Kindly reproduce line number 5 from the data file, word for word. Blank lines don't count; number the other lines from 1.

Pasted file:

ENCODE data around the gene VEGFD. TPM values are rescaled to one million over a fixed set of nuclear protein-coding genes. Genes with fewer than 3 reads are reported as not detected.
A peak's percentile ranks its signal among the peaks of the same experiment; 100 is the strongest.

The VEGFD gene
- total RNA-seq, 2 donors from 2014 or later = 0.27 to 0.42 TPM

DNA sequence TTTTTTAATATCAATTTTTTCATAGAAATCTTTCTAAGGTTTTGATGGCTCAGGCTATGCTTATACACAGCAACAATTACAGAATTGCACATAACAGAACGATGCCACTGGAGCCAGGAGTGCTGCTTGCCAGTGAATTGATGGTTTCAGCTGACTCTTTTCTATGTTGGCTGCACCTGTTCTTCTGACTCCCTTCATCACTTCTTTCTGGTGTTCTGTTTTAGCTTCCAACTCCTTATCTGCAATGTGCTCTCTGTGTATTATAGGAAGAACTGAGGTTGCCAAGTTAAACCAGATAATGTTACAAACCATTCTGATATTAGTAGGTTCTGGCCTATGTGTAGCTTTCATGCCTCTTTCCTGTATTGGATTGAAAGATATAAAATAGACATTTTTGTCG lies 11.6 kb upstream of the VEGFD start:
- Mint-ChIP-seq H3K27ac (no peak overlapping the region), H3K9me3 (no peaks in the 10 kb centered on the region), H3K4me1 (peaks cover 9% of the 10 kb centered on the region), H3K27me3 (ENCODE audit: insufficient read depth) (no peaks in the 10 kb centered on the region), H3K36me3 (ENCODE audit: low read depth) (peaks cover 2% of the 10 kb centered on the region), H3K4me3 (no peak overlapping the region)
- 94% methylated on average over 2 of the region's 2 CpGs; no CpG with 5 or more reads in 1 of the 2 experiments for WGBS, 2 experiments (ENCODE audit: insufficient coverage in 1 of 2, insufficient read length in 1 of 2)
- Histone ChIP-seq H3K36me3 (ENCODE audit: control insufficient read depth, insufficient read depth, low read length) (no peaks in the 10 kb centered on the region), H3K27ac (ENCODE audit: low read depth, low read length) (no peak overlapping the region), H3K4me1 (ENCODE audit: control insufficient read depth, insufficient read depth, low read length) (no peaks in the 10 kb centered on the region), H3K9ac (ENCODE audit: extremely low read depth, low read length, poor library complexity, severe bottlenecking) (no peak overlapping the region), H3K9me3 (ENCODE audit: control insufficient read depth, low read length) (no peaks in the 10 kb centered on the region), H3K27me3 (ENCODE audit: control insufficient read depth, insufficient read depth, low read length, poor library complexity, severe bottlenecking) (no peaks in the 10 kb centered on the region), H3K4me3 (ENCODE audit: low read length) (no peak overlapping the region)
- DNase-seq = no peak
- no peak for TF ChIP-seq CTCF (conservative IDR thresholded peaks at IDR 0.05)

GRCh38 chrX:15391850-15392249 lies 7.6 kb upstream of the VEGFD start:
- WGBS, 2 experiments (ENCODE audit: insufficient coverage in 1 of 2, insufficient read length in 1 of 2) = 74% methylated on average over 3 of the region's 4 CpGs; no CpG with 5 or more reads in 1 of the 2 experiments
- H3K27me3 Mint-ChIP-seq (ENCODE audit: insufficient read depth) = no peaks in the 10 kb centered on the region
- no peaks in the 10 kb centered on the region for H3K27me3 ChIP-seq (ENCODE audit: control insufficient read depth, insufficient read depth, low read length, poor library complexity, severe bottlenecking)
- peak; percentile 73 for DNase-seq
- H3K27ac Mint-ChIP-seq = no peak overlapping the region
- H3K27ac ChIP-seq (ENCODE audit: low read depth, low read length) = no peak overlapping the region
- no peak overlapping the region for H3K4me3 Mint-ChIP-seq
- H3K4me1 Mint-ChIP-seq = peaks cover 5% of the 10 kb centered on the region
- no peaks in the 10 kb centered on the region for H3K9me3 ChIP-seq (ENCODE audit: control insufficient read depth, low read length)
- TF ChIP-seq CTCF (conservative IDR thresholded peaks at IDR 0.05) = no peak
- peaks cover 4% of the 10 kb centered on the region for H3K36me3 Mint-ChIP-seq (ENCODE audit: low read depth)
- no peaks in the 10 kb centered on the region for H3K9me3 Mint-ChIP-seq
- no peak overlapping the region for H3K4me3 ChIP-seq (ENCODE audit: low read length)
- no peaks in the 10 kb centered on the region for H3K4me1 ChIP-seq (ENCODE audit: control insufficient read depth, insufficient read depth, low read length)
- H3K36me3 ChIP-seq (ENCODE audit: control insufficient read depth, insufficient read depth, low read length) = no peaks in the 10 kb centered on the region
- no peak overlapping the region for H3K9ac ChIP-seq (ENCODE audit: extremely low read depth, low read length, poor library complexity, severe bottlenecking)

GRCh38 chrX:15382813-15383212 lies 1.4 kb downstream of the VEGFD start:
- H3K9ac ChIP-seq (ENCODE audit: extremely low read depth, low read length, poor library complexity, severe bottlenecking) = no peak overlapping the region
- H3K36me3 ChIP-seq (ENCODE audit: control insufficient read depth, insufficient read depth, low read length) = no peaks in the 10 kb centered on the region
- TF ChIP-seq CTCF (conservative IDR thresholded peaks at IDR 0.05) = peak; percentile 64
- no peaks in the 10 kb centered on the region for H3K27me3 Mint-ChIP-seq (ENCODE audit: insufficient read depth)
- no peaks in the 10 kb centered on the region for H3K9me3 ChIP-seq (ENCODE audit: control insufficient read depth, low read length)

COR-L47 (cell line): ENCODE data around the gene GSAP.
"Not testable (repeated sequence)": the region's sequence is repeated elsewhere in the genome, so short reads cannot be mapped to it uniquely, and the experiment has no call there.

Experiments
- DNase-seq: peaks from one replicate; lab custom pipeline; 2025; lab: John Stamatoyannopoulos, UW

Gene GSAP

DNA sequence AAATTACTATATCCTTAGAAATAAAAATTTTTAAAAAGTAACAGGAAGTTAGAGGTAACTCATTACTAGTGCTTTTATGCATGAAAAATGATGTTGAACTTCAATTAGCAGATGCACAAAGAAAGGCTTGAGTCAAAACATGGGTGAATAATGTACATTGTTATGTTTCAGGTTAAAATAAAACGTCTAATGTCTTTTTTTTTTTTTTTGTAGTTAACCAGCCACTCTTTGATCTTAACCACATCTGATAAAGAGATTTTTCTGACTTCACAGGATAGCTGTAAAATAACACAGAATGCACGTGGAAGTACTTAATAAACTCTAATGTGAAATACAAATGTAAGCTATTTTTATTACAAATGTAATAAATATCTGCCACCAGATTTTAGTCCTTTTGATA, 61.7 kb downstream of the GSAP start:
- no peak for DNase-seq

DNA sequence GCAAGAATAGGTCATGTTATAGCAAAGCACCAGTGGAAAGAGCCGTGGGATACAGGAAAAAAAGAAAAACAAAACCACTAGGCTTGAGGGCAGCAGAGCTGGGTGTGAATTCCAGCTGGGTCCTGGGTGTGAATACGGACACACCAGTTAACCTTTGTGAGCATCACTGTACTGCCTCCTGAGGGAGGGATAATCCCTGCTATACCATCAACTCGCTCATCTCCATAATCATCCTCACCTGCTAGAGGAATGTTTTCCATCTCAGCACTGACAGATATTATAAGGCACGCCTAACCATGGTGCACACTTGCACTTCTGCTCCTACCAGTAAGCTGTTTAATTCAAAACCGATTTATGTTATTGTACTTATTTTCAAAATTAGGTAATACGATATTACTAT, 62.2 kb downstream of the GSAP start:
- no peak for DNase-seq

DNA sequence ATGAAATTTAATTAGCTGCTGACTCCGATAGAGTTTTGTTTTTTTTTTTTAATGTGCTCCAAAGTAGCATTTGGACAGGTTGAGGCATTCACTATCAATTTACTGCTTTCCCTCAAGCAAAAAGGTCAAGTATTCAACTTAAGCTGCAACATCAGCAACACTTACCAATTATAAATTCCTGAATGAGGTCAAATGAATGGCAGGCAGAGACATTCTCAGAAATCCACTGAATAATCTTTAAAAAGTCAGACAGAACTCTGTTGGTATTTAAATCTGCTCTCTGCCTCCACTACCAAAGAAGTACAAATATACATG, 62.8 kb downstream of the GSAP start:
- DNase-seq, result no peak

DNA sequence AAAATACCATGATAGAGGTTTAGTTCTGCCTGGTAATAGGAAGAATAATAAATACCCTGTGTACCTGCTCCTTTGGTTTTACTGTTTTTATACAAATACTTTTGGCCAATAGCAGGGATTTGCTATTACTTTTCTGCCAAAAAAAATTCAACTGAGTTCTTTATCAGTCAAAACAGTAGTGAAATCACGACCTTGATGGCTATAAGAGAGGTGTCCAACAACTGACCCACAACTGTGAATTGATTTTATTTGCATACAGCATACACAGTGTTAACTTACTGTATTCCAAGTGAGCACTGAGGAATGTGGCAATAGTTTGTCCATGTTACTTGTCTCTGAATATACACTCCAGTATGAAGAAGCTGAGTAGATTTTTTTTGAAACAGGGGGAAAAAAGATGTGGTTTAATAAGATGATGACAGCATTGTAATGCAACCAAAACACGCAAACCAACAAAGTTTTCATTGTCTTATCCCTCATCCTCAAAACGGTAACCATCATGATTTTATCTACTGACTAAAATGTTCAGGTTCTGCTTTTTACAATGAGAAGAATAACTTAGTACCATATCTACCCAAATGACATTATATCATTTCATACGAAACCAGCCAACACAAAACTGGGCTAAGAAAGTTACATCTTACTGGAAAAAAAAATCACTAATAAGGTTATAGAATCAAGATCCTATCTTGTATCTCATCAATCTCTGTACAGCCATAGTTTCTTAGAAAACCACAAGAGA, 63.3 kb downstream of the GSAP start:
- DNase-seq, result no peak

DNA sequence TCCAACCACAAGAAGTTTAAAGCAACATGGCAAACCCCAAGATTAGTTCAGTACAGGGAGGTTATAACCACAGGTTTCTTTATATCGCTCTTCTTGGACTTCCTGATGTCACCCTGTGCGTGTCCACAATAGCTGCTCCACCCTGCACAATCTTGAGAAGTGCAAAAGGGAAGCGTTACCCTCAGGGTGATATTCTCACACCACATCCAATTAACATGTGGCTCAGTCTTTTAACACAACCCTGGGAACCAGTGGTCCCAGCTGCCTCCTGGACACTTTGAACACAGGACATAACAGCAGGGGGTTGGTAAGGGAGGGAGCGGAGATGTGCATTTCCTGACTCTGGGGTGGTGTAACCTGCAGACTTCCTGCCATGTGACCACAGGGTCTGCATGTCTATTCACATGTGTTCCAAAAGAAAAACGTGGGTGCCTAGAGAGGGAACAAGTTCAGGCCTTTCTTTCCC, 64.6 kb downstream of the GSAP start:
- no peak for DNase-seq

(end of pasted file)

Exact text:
DNA sequence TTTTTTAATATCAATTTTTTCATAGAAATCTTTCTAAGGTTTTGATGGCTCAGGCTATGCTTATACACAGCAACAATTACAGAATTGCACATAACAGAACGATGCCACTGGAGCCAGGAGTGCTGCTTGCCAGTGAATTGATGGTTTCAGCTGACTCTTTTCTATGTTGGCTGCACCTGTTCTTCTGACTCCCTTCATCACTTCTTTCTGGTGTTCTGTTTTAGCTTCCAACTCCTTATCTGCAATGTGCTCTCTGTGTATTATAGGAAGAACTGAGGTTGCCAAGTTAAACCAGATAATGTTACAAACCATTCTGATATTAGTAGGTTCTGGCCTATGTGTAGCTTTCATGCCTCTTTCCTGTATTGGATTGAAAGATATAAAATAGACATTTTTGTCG lies 11.6 kb upstream of the VEGFD start: